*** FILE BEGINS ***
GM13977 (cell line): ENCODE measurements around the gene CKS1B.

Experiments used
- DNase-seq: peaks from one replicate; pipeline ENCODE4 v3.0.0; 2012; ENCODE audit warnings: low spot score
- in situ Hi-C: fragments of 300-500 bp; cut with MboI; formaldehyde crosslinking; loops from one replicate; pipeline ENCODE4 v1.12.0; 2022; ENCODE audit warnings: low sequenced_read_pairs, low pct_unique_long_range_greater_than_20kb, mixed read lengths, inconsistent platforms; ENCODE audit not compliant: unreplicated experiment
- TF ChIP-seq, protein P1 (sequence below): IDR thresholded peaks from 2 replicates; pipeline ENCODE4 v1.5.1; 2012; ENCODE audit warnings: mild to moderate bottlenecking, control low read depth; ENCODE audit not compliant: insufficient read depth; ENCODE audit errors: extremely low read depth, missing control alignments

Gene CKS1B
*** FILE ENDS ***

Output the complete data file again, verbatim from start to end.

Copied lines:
GM13977 (cell line): ENCODE measurements around the gene CKS1B.

Experiments used
- DNase-seq: peaks from one replicate; pipeline ENCODE4 v3.0.0; 2012; ENCODE audit warnings: low spot score
- in situ Hi-C: fragments of 300-500 bp; cut with MboI; formaldehyde crosslinking; loops from one replicate; pipeline ENCODE4 v1.12.0; 2022; ENCODE audit warnings: low sequenced_read_pairs, low pct_unique_long_range_greater_than_20kb, mixed read lengths, inconsistent platforms; ENCODE audit not compliant: unreplicated experiment
- TF ChIP-seq, protein P1 (sequence below): IDR thresholded peaks from 2 replicates; pipeline ENCODE4 v1.5.1; 2012; ENCODE audit warnings: mild to moderate bottlenecking, control low read depth; ENCODE audit not compliant: insufficient read depth; ENCODE audit errors: extremely low read depth, missing control alignments

Gene CKS1B